Dr. Jonathan Trent is an expert in the use of extremophile proteins to create nanoscale electronic devices. An extremophile is a life form capable of surviving in the harshest conditions on earth including severe heat, bitter cold, and extremely acidic or alkaline environments. The recipient of a 2006 Nano 50 Award as one of the leading innovators in the field of nanotechnology, Dr. Trent also leads the GREEN (Global Research into Energy and the Environment at NASA) Team at Ames Research Center.
NASA Tech Briefs: You currently work in the Bioengineering Branch of NASA's Ames Research Center. What is that branch's mission and what types of projects do they typically get involved in?
Dr. Jonathan Trent: The Bioengineering Branch is primarily focused on what could be called "advanced life support." Advanced life support involves a lot of different activities, but they are all related to keeping people alive in space. Most of what the scientists do in the Branch is related to space suits, and air, water, and waste purification and recycling. Some years ago the branch chief, Mark Kliss, decided that he wanted to extend the purview of the branch to include nanotech and he invited the protein nanotech group that I had assembled to be part of his Branch.
NTB: You've done extensive research in the area of so-called 'thermophiles," or "extremophiles," life forms that can somehow survive in extreme conditions such as those found in the acidic hot springs of Wyoming's Yellowstone National Park, where temperatures can exceed 150 degrees F. Tell us about your work in that area and what you've learned from it.
Dr. Trent: My interest in extremophiles goes back over 20 years. When I was a graduate student, studying marine science, hot springs were discovered at the bottom of the deep ocean called deep sea hydrothermal vents, where the water temperatures can reach more than 400°C (750°F)—the hydrostatic pressure keeps the water from boiling, like a pressure cooker. I became very interested in temperature and pressure effects on microbes and when some of my colleagues published a paper suggesting that high pressures could allow microbes to live at super high temperatures, such as 250°C, which is about 480°F, I got involved in a big controversy. These scientists claimed that anywhere there is liquid water, bacteria can grow and they used samples from a hydrothermal vent at 2,600 meters depth off the coast of Mexico to do experiments that they claimed gave evidence for bacterial growth at 250°C and 265 atmospheres pressure. I knew enough about pressure effects on microbes and molecules to know that their claim about liquid water was wrong and I was very skeptical about their results, so I did experiments in our deep-sea simulation lab and I was able to replicate their results without a culture. In other words, I demonstrated that their results could be explained by artifacts that occur under their experimental conditions and there was no reason to believe bacteria were actually growing at these super high temperatures and pressures. The debate was decided for the scientific community when some biophysicists showed the instability of fundamental macromolecules at 250°C and 265 atmospheres pressure, indicating that life as we know it is impossible at that temperature and pressure doesn't make a big difference.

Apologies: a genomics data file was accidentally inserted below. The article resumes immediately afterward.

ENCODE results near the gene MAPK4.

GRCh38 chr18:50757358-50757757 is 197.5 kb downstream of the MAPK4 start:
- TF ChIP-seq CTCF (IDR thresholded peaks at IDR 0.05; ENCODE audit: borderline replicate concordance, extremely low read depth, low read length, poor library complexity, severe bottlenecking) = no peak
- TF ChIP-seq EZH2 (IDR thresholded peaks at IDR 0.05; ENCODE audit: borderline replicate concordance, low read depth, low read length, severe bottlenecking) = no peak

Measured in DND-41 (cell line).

Although I'm interested in the discovery of new species of extremophiles, particularly those living in hot springs and the deep sea, I'm more interested in understanding the biochemical adaptations that allow these organisms to thrive under conditions that would instantly kill most familiar organisms?
NTB: How many types of extremophiles have you and your team discovered to date?
Dr. Trent: As I've said, we're primarily interested in understanding adaptations of extremophiles to their environment on the molecular level; what is their unique biochemistry and what can we build with their amazingly stable biomolecules? We're not in the business of going out and looking for new species of extremophiles; there are lots of other scientists doing a pretty good job at that. We did do some interesting field work in Yellowstone National Park one season, looking for MONSTER extremophiles. MONSTER stands for: Multicellular Organisms Not Seen by Traditional Extremophile Researchers. All really extreme extremophiles are single-celled microbes that are way too small to see with the naked eye or a camera. We hypothesized that maybe larger multicellular organisms had never been seen in the hot springs because nobody had looked very carefully, so we looked with a specially designed video camera built by our engineering colleagues at NASA Ames. This video camera could cope with the high temperature and low pH in the hot springs at Yellowstone and allowed us to see for the first time what it looks like at the bottom of some of the hot springs in Yellowstone. We learned a lot about the structure of the springs. We didn't find any MONSTERS yet, but the search goes on.